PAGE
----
Judge These Books By Their Covers, Designed By Alex Trochut
MICHAEL O'DONNELL / EDITOR
Throughout your life, a lot of people have probably told you, "Don't judge a book by its cover." It's a pretty great saying, and applies to just about everything in life, except maybe books. Especially if you're looking at the new work from WNW Member Alex Trochut. Just his contributions to the design of the brand new Penguin Galaxy Series should be enough for you to want it on your shelf. The books could be hollowed out and it wouldn't matter. But sure, the inclusion of six of the most renowned science fiction and fantasy classics, like 2001: A Space Odyssey by Arthur C. Clarke and Dune by Frank Herbert, is icing on the cake. If you have a heavy preference for gritty realism, and a distaste for escapism to faraway worlds that offer intelligent insights into the one around us, then don't judge these covers by their books.
Below, we talk to Alex about this brief from Penguin Classics, and how he used the texts themselves to create such timeless covers that stand on their own and dovetail with perfect cohesion. "The most challenging part was to find that common thread across all the books that allowed them to be expressive enough to create a certain level of abstraction and visual excitement, and yet accomplish the function of being readable."
Alex also tells us about his approach to his design practice and why he tries not to have a signature style. "I try to change as much as possible (it's a survival technique). I like to discover a new visual language on each project, or at least try to. In the end there is the same hand and mind behind all works. My content comes from the style itself. As a designer, I don't have a specific message to express myself, but I like to express myself with the message."
The individual hardcovers hit shelves today. In the event you go with buying the Penguin Galaxy Series Box Set, available November 15th, you won't even be able to judge the books by their respective covers, because they're housed in a fittingly futuristic jewel-box lucite showcase.
Tell us a little bit about your creative background. Who is Alex Trochut and how did he get here?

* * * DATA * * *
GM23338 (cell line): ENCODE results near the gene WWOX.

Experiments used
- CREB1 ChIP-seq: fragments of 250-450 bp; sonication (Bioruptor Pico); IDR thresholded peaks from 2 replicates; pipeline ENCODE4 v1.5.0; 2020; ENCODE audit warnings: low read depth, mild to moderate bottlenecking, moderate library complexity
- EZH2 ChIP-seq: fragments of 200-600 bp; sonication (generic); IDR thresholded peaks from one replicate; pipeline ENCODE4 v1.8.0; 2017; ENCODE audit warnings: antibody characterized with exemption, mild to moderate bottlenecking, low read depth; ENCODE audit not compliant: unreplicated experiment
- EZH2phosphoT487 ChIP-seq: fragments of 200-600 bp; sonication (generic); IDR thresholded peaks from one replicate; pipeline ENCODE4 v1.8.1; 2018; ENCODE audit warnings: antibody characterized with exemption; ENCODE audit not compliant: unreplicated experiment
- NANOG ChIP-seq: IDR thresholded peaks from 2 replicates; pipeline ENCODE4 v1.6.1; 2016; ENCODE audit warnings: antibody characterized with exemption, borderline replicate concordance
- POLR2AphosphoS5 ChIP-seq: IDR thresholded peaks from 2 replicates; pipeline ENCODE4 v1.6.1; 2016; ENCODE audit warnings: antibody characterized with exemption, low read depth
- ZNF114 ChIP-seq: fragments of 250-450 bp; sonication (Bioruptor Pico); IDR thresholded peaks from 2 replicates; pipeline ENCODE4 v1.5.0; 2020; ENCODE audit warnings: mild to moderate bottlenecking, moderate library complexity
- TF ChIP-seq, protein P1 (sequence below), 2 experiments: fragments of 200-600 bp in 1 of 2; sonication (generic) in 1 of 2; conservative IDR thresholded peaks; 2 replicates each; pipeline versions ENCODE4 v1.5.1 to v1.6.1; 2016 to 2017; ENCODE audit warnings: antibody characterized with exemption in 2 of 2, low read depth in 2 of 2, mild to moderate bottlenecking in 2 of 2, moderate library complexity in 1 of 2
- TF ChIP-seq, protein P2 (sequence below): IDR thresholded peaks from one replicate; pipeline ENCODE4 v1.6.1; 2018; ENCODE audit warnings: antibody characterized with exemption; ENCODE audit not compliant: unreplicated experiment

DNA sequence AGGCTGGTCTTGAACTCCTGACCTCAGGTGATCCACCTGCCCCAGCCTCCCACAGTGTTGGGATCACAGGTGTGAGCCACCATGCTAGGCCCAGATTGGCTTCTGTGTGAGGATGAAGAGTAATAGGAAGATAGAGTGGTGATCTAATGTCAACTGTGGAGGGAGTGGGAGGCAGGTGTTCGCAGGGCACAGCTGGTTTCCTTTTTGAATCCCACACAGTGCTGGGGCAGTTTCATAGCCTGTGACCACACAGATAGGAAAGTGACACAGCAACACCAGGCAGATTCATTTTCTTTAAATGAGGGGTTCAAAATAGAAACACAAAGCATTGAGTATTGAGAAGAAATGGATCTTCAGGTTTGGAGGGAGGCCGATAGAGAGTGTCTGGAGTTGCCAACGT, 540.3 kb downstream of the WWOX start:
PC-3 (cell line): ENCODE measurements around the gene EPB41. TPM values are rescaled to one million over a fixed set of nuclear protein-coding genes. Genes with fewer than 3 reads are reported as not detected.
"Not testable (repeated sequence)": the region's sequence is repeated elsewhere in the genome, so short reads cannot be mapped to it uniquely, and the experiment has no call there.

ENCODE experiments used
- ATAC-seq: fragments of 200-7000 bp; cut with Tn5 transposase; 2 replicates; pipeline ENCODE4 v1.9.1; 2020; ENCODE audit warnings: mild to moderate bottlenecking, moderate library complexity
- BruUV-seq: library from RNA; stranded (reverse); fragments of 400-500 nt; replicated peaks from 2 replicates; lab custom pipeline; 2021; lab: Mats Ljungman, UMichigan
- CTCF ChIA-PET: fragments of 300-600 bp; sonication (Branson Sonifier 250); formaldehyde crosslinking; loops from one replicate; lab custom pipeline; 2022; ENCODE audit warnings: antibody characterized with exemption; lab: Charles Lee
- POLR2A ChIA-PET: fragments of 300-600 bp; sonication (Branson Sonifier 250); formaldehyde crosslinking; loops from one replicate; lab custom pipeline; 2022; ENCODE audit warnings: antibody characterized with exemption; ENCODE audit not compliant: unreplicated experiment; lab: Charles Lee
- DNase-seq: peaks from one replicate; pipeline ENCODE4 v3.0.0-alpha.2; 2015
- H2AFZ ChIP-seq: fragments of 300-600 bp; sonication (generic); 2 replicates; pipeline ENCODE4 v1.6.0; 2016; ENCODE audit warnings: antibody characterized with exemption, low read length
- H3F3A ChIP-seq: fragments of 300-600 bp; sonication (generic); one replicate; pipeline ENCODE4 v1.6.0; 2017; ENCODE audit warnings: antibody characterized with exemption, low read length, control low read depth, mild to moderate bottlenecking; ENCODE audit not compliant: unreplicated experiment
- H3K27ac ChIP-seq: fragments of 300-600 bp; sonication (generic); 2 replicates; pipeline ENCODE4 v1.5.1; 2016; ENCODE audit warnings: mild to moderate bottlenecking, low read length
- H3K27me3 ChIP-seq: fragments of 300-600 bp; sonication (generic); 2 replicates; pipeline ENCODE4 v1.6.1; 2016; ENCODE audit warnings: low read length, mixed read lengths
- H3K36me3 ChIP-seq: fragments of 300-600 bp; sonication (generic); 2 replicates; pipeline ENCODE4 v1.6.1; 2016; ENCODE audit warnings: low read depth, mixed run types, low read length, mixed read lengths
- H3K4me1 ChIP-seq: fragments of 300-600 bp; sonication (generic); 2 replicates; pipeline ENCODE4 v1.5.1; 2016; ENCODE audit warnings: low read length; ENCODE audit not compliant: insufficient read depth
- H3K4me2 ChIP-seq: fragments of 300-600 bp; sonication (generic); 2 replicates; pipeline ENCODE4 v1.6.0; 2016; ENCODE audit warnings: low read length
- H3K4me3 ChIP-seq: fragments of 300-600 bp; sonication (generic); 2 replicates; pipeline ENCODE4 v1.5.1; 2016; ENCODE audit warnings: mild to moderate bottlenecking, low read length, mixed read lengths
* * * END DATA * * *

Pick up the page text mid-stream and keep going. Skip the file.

I’m from Barcelona and moved to Brooklyn 4 years ago. I’ve been a freelancer for the last 10 years. I’m a one-man team, but I collaborate with other freelancers occasionally. I move on the surface of different disciplines: illustration, graphic design, typography, lettering, art direction, 3d, photography. I like to get lost on every project, looking to get a new experience or tool out of each venture.
I look at what I do as digital crafts. I create images, most of the times images you can read. There is an academic foundation on my lettering work, but always departing toward a subjective side, looking for my own rules (and mistakes).
2001: A Space Odyssey by Arthur C. Clarke
2001: A Space Odyssey is a timeless enigma that raises questions that scape the human comprehension. Therefore the front cover plays with the idea of a solving a game with the reader. The back cover teases the reader even more to decipher an impossible group of modular pieces that belong to the front cover. This lettering forces the reader to solve a two-second riddle, and turn the cover 90 degrees in order to read it.
What was the inspiration for your design of the Penguin Galaxy Series? Did you draw from the texts themselves, or more from science fiction book-covers of the past? Or something else entirely?
I started by reading the books (listening to them actually, as audio books, due my lack of time and slow reading skills. It's about 3000 pages of content).
The series had to be consistent in style, so the first thing was to find a visual language that could work across all titles. All of them except for The Once and Future King were sci-fi based, so a lettering style made up of lines was a flexible enough approach to allow each title to become its own world, and frame the whole collection as sci-fi themed.
Once learning about each story and coming up with a style that would help to unify the collection with diversity, the creative process was different for every book. Some were more rational and straightforward, towards visualizing a concept with letters, based on a narrative or a contextual element. So, for Neuromancer I would use the idea of glitch, for 2001: A Space Odyssey a text that looks cryptic or alien forcing you to turn the book in order to read it. In other cases the process was more of a happy accident, where the design process of the letterforms was actually the trigger that created the idea behind the cover. For example, in Dune just by using the “D” rotated 90 degrees, the word appeared as a perfect representation of Arrakis, being a point of intersection between four main powers.
Dune by Frank Herbert
An intricate political story of emperors, dukes and barons. Futuristic but with the same ingredients of a medieval epic story. The lettering has a hint of Egyptian jewelry designs inspired by the desert.